St Patrick’s Day is wildly popular here in the U.S. But if you ask someone on the street to explain the history behind this day, most folks can’t quite put into words why they’re drinking Guinness and eating boiled cabbage. Let’s dive into the history of the holiday, and then look at a few recipes for St Patrick’s Day. Saint Patrick was a real guy – he was born in Britain (when it was ruled by Rome) and was brought to Ireland as a slave when he was 16 years old. He became the patron saint of Ireland after expanding Christianity throughout the country. He explained the Holy Trinity (father, son and Holy Spirit) with the three separate yet connected clovers of the Irish shamrock. Saint Patrick died on March 17th in the 5th century, which became a Christian religious holiday known as St Patrick’s Day.
There is a folk tale that Saint Patrick drove all the snakes out of Ireland. But many believe this is just a metaphor, and the snakes represented pagans living in Ireland at the time. Some pagans to this day consider St Patrick’s Day the celebration of colonial-driven destruction of indigenous religions in Ireland.
My Grandpa is Irish and grew up Christian, but I’ve never known him to make a huge deal about St Patrick’s Day. Ireland’s history has many dark periods, but the Irish people as a whole are some of the most resilient and boisterous people I’ve ever met. This holiday is not about getting drunk (which can perpetuate negative stereotypes) nor is it about pinching people who don’t wear green. It’s a chance to learn about the history and culture of Ireland, and sometimes that’s most accessible through food. Here are a few recipes I’ve made that I think provide a tiny peek into Irish history and culture.
Irish Soda Bread
I originally made this cheese and herb Irish soda bread last year to honor my great-grandma who was Irish. Soda bread uses baking soda instead of yeast to rise, which is very telling of a time in Irish history. Back when wallets and kitchen cupboards were sparse, simple soda bread gave folks energy and fullness in their bellies. If yeast wasn’t accessible, they could still bake bread, a dietary main staple. Traditional Irish soda bread is made from just flour, baking soda, salt, and buttermilk.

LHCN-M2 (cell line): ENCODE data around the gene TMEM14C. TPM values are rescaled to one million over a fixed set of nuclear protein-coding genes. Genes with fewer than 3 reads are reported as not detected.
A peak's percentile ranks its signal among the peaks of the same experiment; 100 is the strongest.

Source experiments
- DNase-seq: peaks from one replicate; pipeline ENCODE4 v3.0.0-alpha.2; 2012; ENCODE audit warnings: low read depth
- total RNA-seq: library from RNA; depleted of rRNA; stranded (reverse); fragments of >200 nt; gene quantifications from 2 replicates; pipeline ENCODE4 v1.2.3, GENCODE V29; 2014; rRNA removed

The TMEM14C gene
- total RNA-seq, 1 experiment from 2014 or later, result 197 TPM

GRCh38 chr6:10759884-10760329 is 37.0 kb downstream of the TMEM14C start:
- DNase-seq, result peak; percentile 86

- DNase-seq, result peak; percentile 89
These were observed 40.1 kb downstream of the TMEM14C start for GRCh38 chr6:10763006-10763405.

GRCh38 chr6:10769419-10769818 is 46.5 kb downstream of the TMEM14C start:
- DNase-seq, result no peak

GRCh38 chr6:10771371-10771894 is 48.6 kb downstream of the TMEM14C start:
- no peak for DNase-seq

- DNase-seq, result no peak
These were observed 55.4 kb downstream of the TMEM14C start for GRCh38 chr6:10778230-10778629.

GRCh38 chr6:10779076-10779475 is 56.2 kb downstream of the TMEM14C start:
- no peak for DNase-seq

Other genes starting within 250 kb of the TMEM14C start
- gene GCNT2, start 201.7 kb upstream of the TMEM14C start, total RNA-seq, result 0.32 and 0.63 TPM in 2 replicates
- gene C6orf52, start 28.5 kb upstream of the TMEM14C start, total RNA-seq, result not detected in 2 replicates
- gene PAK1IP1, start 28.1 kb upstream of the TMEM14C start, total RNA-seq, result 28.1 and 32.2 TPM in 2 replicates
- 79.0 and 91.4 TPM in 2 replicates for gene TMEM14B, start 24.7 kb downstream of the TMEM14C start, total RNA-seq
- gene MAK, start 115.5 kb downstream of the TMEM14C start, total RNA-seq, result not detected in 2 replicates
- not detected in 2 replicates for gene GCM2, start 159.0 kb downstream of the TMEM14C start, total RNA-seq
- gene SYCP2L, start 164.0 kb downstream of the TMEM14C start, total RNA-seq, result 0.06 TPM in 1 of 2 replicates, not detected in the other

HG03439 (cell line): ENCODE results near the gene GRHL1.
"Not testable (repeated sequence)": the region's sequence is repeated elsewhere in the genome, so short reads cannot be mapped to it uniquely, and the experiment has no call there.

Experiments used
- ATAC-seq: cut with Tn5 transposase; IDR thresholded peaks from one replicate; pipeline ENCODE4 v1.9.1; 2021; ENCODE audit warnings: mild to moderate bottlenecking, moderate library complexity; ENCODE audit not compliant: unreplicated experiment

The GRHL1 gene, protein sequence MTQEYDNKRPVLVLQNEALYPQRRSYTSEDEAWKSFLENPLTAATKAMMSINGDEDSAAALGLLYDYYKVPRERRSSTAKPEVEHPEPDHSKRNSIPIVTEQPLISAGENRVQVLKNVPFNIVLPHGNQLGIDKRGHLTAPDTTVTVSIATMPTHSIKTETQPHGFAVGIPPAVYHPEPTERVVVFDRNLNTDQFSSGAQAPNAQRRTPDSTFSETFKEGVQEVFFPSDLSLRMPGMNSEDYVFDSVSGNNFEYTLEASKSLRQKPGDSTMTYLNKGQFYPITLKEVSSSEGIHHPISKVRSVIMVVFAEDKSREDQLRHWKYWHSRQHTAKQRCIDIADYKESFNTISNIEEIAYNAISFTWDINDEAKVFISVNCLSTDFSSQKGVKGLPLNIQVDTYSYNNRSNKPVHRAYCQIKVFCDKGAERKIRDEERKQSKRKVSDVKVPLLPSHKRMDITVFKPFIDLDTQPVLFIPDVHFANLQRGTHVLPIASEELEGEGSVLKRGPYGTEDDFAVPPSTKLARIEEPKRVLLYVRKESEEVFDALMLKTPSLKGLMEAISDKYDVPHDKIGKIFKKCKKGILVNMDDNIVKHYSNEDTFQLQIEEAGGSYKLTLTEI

Bangers and Mash
I used to think that bangers and mash was only found in England, but you can also find it in a number of pubs in Ireland. While there’s a history of political turmoil between the British and the Irish, bangers and mash is a beloved dish of both nations. And this dish is the ultimate comfort food.
A thick stew full of root vegetables is another comforting dish on St Patrick’s Day. In many regions of the world mid-March is still quite cold, making it perfect stew weather. This vegan chickpea stew is full of flavor and nutrition. A more traditional Irish stew might include lamb or beef and cabbage. When I was visiting Ireland with my family a number of years ago, it was chilly and windy. And a bowl of warm hearty stew was a great way to end a cold day in Ireland.
One-Pot Turkey Stuffing
Turkey is the most popular main dish on Christmas in Ireland. In honor of that tradition, you could make this delicious and simple one-pot turkey stuffing. This stuffing is full of bread, root vegetables and turkey, making it the perfect side or even main dish. This is also the most filling dish in this small collection of recipes for St Patrick’s Day.
No Bake Mint Chocolate Chip Pie
Shamrocks are young three-leafed clovers, just like the ones that Saint Patrick used to explain the three aspects of the Holy Trinity. Somehow over the years, anything “shamrock-flavored” has been made green and minty.
I didn’t make this pie to be green for St. Patrick’s Day, nor to be minty “shamrock” flavored. But since it fits the criteria, you could make this green, minty, healthy no bake pie for the holiday!
A Note on Green-Colored Food
It’s important to note that according to National Public Radio, the tradition of eating green-colored foods on St Patrick’s Day was to reenact the atrocious desperation of famine. Folks in Ireland during the Irish Potato Famine of the 1840s resorted to eating grass, turning their mouths green. This famine resulted in the death of at least 1 million people. So while green-colored frosting and milkshakes might seem like festive recipes for St Patrick’s Day, it’s important to acknowledge the history of Ireland and how resilient the people of this nation are.